Take a moment to think about the last big ticket item you purchased. What types of things did you do before making that purchase? How did you research your options? What helped you make a decision?

For me, it was a laptop.

I spent time visiting multiple websites to read about the laptops I was considering. I watched some YouTube reviews. I hummed and hawed, and asked my friends what they would choose. I went in store and spent time playing around with the laptops they had on display. I looked on Reddit to see what others were saying.

It got to the point where the number of options and information that I had consumed was overwhelming. So much so that I even decided at one point, “Forget it, I don’t need a new laptop. I’ll just keep using the one I have.”

(After months of deliberation, I ended up going with a Microsoft Surface Laptop Studio, in case you were wondering. But that’s not the point here.)

The point is, is that it was a less than ideal buying experience.

And it’s a good example of why the traditional customer journey map as we know it just doesn’t make sense anymore.

The Evolving Buyer’s Journey

Buyers no longer enter a simple path and go through all the stages in a linear, predictable fashion. Instead, they weave in and out of the various stages of the buying process, making the traditional customer journey map an inaccurate representation of the path they take.

To understand the modern buyer and sell to them effectively, companies need to embrace a non-linear approach that is aligned with how customers want to buy. This means acknowledging that customers can enter, exit, and re-enter the buying journey at any point.

It also means it’s time to update your customer journey map.

Here’s how you can get started.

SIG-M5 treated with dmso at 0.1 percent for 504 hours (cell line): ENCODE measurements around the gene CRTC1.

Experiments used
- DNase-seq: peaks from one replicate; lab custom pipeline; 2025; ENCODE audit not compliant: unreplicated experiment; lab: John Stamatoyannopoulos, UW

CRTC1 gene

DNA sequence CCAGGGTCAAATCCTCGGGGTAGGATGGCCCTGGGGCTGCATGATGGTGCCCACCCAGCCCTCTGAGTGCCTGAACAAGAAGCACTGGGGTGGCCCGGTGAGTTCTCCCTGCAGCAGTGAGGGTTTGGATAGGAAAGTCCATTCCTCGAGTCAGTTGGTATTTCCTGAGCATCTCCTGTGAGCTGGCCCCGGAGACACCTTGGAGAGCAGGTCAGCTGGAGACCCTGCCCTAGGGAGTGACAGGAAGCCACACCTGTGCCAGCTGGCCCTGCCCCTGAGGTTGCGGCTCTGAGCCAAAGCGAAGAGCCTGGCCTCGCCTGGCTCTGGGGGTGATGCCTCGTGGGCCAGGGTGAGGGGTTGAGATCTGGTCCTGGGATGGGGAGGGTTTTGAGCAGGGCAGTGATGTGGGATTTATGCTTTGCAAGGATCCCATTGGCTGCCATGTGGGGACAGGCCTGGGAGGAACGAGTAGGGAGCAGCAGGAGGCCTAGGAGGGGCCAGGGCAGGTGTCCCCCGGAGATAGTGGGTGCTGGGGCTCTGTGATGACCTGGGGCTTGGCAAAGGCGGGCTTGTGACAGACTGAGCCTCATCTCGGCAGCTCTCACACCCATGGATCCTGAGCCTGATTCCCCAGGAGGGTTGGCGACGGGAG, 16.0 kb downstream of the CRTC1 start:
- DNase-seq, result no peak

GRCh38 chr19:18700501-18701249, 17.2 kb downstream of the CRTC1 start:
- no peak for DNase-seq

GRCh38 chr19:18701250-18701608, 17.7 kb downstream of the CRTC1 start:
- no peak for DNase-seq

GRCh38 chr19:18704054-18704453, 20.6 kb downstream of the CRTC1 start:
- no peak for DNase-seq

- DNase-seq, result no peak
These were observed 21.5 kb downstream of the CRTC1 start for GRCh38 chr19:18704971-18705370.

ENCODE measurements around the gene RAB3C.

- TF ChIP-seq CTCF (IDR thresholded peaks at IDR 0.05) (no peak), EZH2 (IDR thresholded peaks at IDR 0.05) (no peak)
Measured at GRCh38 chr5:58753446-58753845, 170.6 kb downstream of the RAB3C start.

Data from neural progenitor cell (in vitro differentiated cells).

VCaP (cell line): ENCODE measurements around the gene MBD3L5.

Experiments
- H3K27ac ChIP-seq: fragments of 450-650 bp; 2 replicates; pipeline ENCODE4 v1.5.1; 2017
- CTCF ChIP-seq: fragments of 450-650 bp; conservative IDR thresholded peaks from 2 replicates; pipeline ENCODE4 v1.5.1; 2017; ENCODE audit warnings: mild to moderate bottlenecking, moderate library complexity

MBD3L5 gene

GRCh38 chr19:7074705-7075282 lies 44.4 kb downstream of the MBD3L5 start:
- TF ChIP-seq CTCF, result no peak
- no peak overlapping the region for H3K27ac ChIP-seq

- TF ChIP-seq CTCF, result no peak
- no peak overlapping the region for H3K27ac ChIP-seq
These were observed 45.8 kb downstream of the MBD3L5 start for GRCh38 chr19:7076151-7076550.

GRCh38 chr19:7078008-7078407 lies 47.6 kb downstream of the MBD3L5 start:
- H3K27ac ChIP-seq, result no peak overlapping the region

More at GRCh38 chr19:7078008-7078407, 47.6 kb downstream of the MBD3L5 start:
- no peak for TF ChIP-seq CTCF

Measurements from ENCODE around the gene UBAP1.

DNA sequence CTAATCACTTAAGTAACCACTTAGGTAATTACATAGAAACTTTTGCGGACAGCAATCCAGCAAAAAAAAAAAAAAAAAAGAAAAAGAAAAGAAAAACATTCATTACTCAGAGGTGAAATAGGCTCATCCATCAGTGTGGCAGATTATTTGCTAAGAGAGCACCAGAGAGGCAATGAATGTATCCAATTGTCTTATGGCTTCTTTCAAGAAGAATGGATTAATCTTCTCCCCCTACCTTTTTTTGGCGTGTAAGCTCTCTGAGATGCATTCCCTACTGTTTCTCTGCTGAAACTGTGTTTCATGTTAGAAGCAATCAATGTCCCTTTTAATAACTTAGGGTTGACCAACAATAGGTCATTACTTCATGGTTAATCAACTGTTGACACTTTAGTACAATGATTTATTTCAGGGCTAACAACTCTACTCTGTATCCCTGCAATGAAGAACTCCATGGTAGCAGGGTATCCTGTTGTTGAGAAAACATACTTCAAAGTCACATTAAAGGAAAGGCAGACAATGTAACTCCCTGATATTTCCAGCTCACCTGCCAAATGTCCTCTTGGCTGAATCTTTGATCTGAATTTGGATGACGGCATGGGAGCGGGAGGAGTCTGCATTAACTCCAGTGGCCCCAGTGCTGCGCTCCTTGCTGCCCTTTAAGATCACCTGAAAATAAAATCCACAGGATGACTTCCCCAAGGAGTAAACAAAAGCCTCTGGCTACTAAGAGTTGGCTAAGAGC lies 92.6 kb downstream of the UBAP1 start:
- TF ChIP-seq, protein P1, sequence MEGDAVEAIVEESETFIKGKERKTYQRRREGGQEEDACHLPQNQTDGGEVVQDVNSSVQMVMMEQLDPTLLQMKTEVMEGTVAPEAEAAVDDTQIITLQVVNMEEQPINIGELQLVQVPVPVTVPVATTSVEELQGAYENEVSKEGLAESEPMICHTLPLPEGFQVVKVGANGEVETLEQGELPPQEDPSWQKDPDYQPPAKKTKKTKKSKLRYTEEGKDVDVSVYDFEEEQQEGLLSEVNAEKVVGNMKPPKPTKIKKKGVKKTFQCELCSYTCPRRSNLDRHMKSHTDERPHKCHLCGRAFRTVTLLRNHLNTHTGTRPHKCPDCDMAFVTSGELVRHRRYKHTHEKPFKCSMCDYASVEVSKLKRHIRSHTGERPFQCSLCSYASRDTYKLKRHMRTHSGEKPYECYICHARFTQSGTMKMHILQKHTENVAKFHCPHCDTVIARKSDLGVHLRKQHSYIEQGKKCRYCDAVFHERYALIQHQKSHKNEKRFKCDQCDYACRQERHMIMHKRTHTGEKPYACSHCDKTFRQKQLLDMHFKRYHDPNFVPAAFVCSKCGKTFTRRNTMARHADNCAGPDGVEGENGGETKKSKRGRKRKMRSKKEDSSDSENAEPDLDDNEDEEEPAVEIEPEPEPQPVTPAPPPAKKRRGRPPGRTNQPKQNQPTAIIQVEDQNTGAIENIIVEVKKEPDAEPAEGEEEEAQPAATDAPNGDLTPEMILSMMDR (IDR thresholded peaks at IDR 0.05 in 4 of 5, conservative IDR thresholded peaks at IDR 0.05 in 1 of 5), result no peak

How to Create a Customer Journey Map

1. Research and gather data

Before you begin mapping the customer journey, you need to start by collecting data on your customer’s interactions with your brand. This includes looking at your website analytics, customer surveys, social media comments, and customer support records.

You can use a number of different tools for gathering your data. I’d recommend using a tool such as Sparktoro for gathering in-depth audience insights, and, of course, Google Analytics for drilling down into your website analytics.

You likely will want to look into a social listening tool to find mentions of your brand on social media. (By the way, the social listening feature in Agorapulse works brilliantly for this kind of thing.)

It also can be incredibly useful to spend time interviewing customers to understand their experiences in greater detail and depth than you can get from looking at just the numbers. This will help you see the story behind the data you have gathered and make it easier to understand the journey from the customer’s point of view.

2. Identify the customer journey stages

The customer journey is typically broken up into several stages that each represent a different phase of the customer’s experience.

This typically will include stages like awareness, consideration, purchase, and post-purchase. Mapping these stages enables you to see how your customers move through their journey and identify areas for improvement.

Mapping the customer journey stages

Image credit: Andrii Toryanik, Canva

3. Identify touch points

Next, you’ll want to list all of the touch points where customers interact with your brand. Yes, all of them. This should include your website, social media profiles, emails, or physical locations if applicable.